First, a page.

On September 16, Allan Keith saw three broad-winged hawks at Squibnocket Point before they flew off and disappeared. Then he saw it twice more. Its strongly striped black and white tail was easily seen in flight.
We are finding this species more and more often and wonder when it will finally be confirmed as a breeding species on the island. It nests almost anywhere east of the Mississippi River.
Indigo Bunting – Lanny McDowell
At Dogfish Bar on September 25, Margaret Curtin saw an indigo bunting that nests here several years and is a common spring and fall transient. Richard Couse also saw one along Oxcart Road in Aquinnah the same day. Also on September 25, they both saw the first black-eyed juncos of the fall.
The Lincoln sparrow is a species that is only observed during southward migration. It is summer in Canada and is found in small numbers almost every autumn. They are described as small brown affairs wandering about in perfect thickets and thickets. Two were seen by Richard Cuse and Bob Schrieber on a trip to Gay Head Cliffs on Sept. 24 at the MV Bird Club.
Warblers, vireos and other insectivorous species are also on the move. Beth Biros starts this list with a northern parula in her water bath – a good way to attract birds – on September 20. Katherine Oscar visited Wasque on September 22 and found pine woodpeckers, palm wrens and ruby-crowned kinglets.
At Squibnocket, Allan Keith found willow flycatchers at Squibnocket on 23 September, ruby-crowned kinglets red-eyed and blue-headed vireos and the following warblers: black-and-white, yellow-throated, blackpoll, redstart, magnolia, northern parula, black-throated blue and bay breasted. That same day, Nancy Nordin saw a golden-crowned kinglet, blue-headed vireo, blackpoll, yellow and yellow-crested warblers near West Tisbury School. An MV Bird Club trip to Gay Head Cliffs on 24th September produced the following warblers: Cape May, Black-throated Green, Northern Parula, Yellow-throated, Yellow-crested and Persimmon. They also observed eastern phoebe, ruby-crowned kinglet, red-breasted muskrat, rose-breasted grosbeak, dickcissel, red-eyed vireo and brown thrasher. To close out the day, Luanne Johnson saw northern subs and American red starts at the Oak Bluffs pump station.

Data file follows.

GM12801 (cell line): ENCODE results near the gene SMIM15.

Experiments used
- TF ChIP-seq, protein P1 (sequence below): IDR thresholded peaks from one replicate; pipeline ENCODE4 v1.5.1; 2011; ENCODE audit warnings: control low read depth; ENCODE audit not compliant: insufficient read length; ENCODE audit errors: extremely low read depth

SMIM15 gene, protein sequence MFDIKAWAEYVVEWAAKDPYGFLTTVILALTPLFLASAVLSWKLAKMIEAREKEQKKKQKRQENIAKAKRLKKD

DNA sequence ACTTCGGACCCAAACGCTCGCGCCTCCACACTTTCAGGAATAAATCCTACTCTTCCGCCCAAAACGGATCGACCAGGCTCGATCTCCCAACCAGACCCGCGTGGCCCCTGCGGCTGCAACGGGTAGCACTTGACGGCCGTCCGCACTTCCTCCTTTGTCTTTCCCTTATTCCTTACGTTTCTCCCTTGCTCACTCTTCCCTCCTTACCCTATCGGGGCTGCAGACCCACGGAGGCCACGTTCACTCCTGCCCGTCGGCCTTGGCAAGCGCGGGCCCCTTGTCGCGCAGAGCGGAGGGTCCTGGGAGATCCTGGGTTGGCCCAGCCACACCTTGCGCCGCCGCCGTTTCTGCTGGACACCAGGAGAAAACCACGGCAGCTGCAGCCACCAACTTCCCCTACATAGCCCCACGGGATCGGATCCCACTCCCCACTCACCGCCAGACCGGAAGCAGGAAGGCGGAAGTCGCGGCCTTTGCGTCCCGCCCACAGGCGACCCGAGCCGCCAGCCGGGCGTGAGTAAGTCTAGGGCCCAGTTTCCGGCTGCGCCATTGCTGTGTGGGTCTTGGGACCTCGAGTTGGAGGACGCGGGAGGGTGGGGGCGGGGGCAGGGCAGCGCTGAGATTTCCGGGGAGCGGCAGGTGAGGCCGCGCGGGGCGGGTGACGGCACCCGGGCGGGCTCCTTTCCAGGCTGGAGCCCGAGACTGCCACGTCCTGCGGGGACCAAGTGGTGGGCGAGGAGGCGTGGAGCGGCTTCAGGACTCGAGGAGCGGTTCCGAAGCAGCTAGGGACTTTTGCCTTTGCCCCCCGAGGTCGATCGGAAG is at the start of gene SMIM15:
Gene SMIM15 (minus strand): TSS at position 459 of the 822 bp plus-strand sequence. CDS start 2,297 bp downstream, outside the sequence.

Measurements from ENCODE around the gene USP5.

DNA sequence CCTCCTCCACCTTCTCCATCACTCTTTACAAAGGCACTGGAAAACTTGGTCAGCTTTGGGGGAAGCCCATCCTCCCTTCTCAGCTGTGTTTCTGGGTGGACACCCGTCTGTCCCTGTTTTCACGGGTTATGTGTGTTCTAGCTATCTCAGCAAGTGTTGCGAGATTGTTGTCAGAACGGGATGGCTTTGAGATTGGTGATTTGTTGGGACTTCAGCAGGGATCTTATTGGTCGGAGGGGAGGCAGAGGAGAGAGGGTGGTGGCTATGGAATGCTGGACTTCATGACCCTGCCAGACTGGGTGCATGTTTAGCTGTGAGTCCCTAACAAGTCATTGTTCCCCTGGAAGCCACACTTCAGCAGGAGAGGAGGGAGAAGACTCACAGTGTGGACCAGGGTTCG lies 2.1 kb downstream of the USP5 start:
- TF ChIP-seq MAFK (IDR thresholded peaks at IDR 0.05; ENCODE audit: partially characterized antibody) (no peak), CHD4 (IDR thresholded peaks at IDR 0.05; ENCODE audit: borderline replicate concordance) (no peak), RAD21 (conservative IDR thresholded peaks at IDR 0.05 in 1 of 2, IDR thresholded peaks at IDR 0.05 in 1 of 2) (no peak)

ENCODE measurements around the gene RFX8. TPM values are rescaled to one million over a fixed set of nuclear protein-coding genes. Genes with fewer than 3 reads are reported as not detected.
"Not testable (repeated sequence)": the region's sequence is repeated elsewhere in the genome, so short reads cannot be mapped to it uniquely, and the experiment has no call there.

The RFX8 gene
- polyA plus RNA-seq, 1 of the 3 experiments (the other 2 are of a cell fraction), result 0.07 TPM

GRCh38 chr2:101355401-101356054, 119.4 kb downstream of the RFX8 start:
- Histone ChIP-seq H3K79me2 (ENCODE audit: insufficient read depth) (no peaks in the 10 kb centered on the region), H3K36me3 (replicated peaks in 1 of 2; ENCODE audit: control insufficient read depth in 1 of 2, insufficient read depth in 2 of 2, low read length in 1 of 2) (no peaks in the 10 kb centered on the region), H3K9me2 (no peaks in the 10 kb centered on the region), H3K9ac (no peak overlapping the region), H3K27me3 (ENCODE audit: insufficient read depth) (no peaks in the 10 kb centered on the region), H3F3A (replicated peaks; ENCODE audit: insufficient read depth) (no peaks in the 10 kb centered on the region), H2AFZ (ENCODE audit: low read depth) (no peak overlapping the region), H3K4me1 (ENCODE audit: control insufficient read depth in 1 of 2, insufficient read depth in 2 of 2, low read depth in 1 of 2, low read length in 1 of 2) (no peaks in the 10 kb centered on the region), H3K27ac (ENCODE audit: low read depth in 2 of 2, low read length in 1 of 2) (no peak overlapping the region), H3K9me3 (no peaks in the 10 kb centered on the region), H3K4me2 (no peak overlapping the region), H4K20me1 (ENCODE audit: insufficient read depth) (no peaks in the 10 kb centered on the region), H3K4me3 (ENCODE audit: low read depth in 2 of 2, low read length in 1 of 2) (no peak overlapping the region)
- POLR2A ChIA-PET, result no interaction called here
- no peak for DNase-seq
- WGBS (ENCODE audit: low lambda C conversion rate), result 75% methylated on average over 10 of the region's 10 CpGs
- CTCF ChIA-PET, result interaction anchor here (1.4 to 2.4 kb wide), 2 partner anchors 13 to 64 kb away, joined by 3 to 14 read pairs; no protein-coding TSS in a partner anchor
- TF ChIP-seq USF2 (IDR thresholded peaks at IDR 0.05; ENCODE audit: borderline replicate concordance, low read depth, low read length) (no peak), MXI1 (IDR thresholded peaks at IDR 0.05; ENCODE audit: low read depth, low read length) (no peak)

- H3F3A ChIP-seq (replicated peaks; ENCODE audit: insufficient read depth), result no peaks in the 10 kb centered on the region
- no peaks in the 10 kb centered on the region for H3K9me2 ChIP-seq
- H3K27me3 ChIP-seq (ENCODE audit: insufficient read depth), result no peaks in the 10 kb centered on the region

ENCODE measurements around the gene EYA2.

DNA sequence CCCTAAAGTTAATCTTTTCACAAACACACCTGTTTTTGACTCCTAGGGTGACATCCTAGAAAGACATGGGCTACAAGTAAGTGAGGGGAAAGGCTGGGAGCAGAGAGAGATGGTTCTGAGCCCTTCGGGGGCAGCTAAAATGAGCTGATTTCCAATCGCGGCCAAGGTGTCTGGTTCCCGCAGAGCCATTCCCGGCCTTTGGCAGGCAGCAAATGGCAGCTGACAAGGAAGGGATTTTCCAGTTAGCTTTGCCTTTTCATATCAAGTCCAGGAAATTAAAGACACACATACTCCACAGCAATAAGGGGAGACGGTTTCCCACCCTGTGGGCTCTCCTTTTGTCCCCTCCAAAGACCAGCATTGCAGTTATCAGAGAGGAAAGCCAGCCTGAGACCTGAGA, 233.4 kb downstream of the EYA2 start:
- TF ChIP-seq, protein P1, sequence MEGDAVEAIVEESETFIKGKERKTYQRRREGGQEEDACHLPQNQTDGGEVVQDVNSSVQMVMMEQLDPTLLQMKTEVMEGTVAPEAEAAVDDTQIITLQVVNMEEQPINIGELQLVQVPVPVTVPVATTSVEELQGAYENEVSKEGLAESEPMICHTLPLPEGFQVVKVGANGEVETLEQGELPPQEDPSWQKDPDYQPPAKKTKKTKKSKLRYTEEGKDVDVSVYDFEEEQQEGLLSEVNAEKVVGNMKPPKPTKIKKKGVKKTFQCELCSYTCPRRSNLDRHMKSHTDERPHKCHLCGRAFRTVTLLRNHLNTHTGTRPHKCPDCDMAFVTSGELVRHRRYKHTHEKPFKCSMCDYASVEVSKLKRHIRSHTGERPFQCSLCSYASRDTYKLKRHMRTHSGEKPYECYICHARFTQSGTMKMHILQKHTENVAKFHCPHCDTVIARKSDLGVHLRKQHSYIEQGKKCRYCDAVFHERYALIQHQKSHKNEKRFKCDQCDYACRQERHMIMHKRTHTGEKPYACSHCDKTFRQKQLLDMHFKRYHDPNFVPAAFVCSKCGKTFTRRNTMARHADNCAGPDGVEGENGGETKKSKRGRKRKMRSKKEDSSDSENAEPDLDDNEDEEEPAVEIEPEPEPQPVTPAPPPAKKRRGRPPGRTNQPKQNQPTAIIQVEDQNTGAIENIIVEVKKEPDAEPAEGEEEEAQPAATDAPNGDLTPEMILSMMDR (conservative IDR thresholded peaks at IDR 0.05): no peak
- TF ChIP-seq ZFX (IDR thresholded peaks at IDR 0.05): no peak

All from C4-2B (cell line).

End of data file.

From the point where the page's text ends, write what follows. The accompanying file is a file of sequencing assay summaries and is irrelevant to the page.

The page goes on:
European whim – Lanny McDowell
September 25 was a busy day. At Polly Hill Arboretum, Bridget Dunnigan and Sea Williams saw eastern wood pewees, Baltimore orioles and palm warblers. At Dogfish Bar, Margaret Curtin found red-eyed vireo, ruby-crowned kinglets, red-breasted muskrat, palm warbler and black-throated green and palm warbler.
Elsewhere in Aquinnah, Susan Whiting observed red-eyed vireo, red-breasted plover, house warbler, palm warbler, and black-throated green warbler. At Donaldbin Close, Charles Morano found a ruby-crowned kinglet, an American redstart and a pine woodpecker. Marilyn Tillinghast was near the Chappaquiddick Beach Club where she found a red-breasted vole, a magnolia warbler and a yellow curled warbler.
And finally, Strickland Wheelock’s MassAudubon trip to Squibnocket Beach produced a white-eyed vireo on September 26.
Please note that this column does not contain any references to sightings of shorebirds, waterfowl or hawks. Next week!
Please send your observations to firstname.lastname@example.org.
More bird pictures
Robert Culbert is an environmental consultant for Nature Watch LLC, based in Vineyard Haven.